When California voters approved Proposition 47 in November 2014, it marked a new era of crime and punishment in the state.
It also led to a system that, so far, has utterly failed, City Attorney Mike Feuer told a Downtown Los Angeles audience yesterday.
In the effort to reduce the state prison population, Prop. 47 downgraded a half dozen non-violent felonies, such as certain kinds of drug possession and petty theft, to misdemeanors, meaning offenders receive shorter sentences.
About 18 months after Prop 47’s passage, however, the policy has missed its target, Feuer said.
“Almost no one has gotten anything close to meaningful drug rehabilitation, and we’ve prosecuted thousands of these cases,” Feuer said Monday at a luncheon at the Downtown Palm hosted by the Los Angeles Current Affairs Forum. “The system is broken at every level.”
Feuer said arrests for the felonies-turned-misdemeanors have plummeted “by more than 50%.” Those who are arrested show up for court less frequently, and people who are convicted typically receive a sentence that is shorter than the minimum length for the Los Angeles County Sheriff’s Department to hold someone in a local jail, he added.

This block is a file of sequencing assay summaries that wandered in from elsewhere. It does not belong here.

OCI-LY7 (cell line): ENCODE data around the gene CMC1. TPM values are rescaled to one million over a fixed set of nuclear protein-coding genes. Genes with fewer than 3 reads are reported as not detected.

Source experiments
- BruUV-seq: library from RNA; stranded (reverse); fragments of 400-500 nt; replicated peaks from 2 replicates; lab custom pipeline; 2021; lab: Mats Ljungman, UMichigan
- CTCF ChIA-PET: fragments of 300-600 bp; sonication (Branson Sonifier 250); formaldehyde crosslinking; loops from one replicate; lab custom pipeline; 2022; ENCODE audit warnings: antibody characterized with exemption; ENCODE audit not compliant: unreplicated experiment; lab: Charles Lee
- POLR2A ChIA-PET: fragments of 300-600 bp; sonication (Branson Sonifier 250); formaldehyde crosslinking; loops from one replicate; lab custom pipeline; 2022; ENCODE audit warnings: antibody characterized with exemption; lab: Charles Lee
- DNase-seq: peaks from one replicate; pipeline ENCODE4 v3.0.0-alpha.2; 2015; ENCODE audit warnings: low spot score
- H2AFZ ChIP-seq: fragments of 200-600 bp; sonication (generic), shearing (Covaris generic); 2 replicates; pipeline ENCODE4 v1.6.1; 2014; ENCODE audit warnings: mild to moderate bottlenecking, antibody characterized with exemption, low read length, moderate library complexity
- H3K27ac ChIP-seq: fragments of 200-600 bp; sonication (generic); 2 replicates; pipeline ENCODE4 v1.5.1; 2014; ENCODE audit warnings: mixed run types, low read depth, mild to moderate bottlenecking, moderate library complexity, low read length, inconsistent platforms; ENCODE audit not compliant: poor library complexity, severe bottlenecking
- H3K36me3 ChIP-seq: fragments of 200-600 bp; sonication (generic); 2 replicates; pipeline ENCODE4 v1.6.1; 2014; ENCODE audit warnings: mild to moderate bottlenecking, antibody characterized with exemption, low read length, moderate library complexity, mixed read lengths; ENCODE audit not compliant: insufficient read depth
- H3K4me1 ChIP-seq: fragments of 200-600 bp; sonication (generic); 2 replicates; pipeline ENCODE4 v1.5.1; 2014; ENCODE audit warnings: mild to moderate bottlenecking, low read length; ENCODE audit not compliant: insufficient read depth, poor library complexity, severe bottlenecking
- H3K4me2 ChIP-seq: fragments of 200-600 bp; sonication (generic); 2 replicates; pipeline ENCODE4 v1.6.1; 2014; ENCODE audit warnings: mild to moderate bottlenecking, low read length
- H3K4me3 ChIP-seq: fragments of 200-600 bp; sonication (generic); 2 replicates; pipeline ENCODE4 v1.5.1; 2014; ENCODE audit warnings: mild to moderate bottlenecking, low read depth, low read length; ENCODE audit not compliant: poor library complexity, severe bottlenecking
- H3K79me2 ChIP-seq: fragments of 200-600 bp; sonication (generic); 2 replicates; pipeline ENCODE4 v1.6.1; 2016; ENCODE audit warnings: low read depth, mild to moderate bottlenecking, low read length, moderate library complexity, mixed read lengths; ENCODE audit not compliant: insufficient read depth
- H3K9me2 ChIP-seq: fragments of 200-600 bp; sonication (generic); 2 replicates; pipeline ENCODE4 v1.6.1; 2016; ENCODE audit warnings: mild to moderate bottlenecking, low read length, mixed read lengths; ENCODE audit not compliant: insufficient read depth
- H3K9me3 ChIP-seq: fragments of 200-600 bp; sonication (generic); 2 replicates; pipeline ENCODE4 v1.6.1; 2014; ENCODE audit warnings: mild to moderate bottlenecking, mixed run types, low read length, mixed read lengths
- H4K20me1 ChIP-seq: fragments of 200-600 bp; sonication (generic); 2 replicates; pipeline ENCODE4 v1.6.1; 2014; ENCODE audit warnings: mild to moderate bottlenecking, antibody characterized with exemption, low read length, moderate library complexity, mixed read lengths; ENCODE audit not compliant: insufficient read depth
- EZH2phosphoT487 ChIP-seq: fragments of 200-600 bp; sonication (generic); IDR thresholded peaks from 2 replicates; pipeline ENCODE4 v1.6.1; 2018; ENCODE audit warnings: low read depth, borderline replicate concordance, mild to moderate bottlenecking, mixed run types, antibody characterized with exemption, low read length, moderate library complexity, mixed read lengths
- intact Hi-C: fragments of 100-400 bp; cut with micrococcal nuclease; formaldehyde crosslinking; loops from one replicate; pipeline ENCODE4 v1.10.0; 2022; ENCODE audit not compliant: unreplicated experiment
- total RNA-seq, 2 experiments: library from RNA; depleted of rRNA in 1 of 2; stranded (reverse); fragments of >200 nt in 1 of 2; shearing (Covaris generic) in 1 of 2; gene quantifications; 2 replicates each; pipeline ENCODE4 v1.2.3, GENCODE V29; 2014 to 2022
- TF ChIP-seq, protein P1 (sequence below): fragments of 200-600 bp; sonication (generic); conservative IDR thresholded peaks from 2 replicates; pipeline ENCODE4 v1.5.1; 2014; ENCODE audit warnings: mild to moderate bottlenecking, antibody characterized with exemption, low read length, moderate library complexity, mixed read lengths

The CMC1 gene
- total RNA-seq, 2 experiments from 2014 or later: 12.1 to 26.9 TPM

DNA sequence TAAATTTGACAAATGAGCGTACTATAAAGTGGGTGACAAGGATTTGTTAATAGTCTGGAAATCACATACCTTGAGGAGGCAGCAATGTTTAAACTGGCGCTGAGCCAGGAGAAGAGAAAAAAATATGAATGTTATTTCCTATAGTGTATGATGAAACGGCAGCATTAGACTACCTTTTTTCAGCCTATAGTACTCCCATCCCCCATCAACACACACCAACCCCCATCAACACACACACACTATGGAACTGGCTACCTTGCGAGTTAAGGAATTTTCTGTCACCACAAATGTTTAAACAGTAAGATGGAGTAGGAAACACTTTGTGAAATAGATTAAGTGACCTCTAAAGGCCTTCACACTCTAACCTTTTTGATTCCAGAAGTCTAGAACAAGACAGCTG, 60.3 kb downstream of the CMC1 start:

“So how do you incentivize someone to go through rehab when the consequence of a conviction is no jail time?” he asked. “Which then feeds into the lack of interest of police and sheriffs in arresting in the first place.”
Despite the shortfalls, Feuer said Prop. 47 has yielded some positives. He pointed to unprecedented collaboration and discussion with judges, the federal Drug Enforcement Agency, Sheriff Jim McDonnell, Los Angeles Police Department Chief Charlie Beck, county supervisors and others.
“These meetings would have never happened before,” Feuer noted.